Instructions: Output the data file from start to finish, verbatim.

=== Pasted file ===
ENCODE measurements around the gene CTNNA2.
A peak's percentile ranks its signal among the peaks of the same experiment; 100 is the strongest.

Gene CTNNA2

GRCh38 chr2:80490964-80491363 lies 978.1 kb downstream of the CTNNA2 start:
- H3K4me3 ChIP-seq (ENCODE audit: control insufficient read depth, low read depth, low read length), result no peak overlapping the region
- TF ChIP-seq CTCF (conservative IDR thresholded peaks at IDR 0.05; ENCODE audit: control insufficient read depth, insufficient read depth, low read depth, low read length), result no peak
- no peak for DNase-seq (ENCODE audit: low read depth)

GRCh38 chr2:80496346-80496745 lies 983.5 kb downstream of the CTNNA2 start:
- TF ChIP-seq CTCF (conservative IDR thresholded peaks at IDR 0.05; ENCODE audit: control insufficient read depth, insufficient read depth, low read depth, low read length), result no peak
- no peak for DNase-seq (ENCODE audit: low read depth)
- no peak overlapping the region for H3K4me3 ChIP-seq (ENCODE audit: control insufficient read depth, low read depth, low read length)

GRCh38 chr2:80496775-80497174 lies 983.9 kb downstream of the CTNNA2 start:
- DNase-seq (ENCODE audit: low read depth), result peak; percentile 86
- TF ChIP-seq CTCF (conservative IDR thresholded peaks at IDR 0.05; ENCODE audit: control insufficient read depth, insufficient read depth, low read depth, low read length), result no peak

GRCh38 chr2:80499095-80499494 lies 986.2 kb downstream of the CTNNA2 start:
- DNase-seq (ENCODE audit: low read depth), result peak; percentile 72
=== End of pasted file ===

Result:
ENCODE measurements around the gene CTNNA2.
A peak's percentile ranks its signal among the peaks of the same experiment; 100 is the strongest.

Gene CTNNA2

GRCh38 chr2:80490964-80491363 lies 978.1 kb downstream of the CTNNA2 start:
- H3K4me3 ChIP-seq (ENCODE audit: control insufficient read depth, low read depth, low read length), result no peak overlapping the region
- TF ChIP-seq CTCF (conservative IDR thresholded peaks at IDR 0.05; ENCODE audit: control insufficient read depth, insufficient read depth, low read depth, low read length), result no peak
- no peak for DNase-seq (ENCODE audit: low read depth)

GRCh38 chr2:80496346-80496745 lies 983.5 kb downstream of the CTNNA2 start:
- TF ChIP-seq CTCF (conservative IDR thresholded peaks at IDR 0.05; ENCODE audit: control insufficient read depth, insufficient read depth, low read depth, low read length), result no peak
- no peak for DNase-seq (ENCODE audit: low read depth)
- no peak overlapping the region for H3K4me3 ChIP-seq (ENCODE audit: control insufficient read depth, low read depth, low read length)

GRCh38 chr2:80496775-80497174 lies 983.9 kb downstream of the CTNNA2 start:
- DNase-seq (ENCODE audit: low read depth), result peak; percentile 86
- TF ChIP-seq CTCF (conservative IDR thresholded peaks at IDR 0.05; ENCODE audit: control insufficient read depth, insufficient read depth, low read depth, low read length), result no peak

GRCh38 chr2:80499095-80499494 lies 986.2 kb downstream of the CTNNA2 start:
- DNase-seq (ENCODE audit: low read depth), result peak; percentile 72